(A) Proclamation against Erroneous Books (1530)

The king, our most dread sovereign lord, studying and providing daily for the weal, benefice, and honour of this his most noble realm, well and evidently perceiveth that, partly through the malicious suggestions of our ghostly enemy, partly by the evil and perverse inclination ... of sundry persons, divers heresies and erroneous opinions have been late sown and spread among his subjects of this his said realm by blasphemous and pestiferous English books, printed in other regions and sent into this realm to the intent as well to pervert and withdraw the people from the catholic and true faith of Christ, as also to stir and incense them to sedition and disobedience against their princes, sovereigns, and heads, as also to cause them to condemn and neglect all good laws, customs, and virtuous manners, to the final subversion and desolation of this noble realm ...: whereupon the king's highness ... hath invited and called to him the primates of this his grace's realm, and also a sufficient number of discreet ... and well-learned personages in divinity ... , giving unto them liberty to speak ... their ... determinations concerning as well the approbation or rejecting of such books as be in any part suspected as also the admission and divulgation of the Old and New Testament translated into English.

Whereupon his highness in his own royal person, calling to him the said primates and divines, hath seriously ... discussed the premises and finally by all their free assents ... determined that these books ensuing ...[1] and divers other books made in the English tongue ... do contain in them pestiferous errors and blasphemies, and for that cause shall from henceforth be reputed and taken of all men for books of heresy.... The king's said highness therefore straitly chargeth ... all and every his subjects ... that they from henceforth do not buy, receive, or have any of the books before named, or any other book being in the English tongue and printed beyond the sea of what matter soever it be, or any copy written [and] drawn out of the same, or the same books in the French or Dutch tongue.... [Offenders against this proclamation are to be brought] to the king's highness and his most honourable council, where they shall be corrected and punished for their contempt and disobedience to the terrible example of other like transgressors.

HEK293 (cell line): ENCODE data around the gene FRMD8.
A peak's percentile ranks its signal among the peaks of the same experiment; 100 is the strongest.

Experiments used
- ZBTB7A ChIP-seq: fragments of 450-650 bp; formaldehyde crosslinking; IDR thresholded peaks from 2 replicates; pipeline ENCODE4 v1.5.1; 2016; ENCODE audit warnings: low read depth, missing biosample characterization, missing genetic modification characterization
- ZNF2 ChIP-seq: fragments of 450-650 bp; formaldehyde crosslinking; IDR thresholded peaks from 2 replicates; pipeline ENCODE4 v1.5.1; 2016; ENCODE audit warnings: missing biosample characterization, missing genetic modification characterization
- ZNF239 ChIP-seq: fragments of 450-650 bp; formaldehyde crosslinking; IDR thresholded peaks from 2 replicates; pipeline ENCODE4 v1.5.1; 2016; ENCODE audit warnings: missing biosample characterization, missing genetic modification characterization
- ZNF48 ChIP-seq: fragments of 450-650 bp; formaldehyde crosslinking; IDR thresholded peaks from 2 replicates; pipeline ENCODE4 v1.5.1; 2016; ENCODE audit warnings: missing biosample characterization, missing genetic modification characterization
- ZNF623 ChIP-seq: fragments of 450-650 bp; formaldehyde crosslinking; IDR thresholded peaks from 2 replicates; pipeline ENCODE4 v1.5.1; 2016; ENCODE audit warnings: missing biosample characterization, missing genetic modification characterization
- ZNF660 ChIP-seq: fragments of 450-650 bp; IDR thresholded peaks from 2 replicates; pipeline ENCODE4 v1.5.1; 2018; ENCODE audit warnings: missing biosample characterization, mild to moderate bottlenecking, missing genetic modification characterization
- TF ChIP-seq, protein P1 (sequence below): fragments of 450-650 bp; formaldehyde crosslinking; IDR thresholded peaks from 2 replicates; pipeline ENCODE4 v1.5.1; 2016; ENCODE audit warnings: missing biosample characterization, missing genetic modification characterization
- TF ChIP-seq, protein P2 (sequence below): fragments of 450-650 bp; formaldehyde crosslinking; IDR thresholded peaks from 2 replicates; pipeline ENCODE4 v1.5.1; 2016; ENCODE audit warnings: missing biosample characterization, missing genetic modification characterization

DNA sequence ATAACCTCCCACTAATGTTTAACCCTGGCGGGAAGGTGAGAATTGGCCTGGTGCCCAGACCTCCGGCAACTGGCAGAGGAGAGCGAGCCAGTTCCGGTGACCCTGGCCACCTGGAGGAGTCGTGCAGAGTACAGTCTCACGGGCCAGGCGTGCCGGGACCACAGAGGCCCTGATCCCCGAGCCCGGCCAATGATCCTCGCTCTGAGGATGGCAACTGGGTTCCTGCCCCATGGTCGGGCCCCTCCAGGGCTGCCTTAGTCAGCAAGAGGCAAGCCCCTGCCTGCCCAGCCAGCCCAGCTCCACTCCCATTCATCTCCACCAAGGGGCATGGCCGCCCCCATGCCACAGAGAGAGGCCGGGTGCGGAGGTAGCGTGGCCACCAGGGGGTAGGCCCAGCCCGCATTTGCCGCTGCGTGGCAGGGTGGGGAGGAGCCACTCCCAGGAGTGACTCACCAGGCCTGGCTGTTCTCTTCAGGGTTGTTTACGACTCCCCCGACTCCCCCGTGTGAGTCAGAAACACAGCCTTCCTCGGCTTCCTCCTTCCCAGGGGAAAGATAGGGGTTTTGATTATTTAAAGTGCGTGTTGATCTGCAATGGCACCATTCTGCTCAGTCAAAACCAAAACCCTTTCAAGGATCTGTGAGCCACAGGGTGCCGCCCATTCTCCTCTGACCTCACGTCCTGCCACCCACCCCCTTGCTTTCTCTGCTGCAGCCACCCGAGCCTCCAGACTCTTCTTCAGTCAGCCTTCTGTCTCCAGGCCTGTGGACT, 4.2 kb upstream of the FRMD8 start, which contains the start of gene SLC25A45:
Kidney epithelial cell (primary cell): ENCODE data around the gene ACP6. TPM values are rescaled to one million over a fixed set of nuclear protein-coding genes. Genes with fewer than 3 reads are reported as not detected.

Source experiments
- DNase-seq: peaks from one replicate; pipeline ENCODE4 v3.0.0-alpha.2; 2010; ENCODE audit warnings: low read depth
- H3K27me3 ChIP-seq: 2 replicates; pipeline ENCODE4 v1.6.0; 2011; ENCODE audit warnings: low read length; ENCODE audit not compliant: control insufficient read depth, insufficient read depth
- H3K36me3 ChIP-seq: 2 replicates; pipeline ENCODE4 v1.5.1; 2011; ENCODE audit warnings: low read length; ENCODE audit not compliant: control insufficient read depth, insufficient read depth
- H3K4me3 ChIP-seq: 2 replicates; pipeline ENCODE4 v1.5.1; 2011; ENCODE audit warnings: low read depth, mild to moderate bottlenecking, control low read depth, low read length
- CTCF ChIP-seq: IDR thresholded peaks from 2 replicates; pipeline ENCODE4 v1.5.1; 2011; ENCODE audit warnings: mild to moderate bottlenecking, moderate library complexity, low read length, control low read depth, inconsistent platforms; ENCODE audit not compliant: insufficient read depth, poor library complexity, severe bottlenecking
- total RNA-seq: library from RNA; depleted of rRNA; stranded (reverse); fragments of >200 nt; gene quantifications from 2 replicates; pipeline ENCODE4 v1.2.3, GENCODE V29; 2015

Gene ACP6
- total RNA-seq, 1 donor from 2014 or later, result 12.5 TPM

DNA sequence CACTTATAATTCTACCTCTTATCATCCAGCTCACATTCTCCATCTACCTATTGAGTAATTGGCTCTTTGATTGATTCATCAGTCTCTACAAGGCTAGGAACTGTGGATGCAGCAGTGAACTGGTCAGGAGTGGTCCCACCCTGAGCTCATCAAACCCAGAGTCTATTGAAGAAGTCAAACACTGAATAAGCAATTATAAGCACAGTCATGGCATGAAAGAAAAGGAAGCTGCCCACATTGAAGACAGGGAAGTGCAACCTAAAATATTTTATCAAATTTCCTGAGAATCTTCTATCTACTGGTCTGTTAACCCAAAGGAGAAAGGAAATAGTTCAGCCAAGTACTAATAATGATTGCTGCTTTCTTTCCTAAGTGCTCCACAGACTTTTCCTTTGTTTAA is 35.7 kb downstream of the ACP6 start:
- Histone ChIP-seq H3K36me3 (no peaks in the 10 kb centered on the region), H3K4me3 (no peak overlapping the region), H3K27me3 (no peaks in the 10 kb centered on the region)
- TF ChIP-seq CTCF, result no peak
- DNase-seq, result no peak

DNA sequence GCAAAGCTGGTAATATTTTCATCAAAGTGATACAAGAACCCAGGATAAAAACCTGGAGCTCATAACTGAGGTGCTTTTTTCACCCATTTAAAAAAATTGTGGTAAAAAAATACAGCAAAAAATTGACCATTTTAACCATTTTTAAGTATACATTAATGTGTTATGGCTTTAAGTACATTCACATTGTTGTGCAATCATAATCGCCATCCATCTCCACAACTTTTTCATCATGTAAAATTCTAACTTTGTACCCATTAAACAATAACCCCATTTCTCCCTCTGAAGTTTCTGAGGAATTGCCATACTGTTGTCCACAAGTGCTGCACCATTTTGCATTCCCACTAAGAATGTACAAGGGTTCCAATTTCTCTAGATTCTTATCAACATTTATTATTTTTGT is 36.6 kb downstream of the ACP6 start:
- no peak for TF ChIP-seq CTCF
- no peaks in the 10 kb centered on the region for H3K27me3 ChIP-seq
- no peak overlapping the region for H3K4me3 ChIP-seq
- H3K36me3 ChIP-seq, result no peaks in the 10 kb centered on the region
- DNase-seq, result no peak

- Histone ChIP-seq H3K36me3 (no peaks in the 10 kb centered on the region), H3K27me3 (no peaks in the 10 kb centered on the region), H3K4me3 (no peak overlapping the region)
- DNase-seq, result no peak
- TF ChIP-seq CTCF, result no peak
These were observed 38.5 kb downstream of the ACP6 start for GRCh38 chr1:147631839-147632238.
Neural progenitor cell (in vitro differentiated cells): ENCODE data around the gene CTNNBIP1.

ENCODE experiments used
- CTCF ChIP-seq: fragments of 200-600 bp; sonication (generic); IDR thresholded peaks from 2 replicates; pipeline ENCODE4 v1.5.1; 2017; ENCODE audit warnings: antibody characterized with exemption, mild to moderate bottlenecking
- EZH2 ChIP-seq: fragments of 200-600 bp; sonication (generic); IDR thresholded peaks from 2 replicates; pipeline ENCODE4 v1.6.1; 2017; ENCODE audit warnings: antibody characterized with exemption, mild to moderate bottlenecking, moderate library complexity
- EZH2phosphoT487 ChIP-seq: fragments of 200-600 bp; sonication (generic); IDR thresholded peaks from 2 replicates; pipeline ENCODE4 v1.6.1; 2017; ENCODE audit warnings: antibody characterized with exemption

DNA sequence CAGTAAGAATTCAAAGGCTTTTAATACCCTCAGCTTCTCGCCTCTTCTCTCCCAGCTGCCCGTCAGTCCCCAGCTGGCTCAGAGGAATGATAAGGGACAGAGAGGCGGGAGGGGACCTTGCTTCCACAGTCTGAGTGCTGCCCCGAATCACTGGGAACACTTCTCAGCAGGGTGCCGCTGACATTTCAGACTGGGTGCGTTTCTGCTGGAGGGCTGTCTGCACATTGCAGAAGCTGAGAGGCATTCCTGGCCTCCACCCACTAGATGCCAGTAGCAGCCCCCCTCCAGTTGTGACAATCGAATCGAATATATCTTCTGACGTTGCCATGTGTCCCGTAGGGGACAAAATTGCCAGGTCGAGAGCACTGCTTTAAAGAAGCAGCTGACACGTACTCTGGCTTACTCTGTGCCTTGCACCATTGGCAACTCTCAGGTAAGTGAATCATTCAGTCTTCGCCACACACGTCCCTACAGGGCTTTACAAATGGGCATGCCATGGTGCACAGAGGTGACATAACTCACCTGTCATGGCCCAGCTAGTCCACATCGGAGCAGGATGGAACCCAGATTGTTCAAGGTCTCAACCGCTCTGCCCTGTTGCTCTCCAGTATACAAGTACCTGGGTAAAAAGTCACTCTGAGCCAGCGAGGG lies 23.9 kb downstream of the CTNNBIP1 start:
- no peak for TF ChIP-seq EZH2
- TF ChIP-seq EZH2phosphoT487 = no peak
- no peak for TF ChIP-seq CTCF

Moreover, his highness commandeth that no manner of person or persons take upon him or them to print any book or books in the English tongue concerning Holy Scripture, not before this time printed within this his realm, until such time as the same book or books be examined and approved by the ordinary of the diocese, where the said books shall be printed; and that the printer thereof, upon every of the said books being so examined, do set the name of the examiner or examiners, with also his own name upon the said books, as he will answer to the king's highness at his uttermost peril....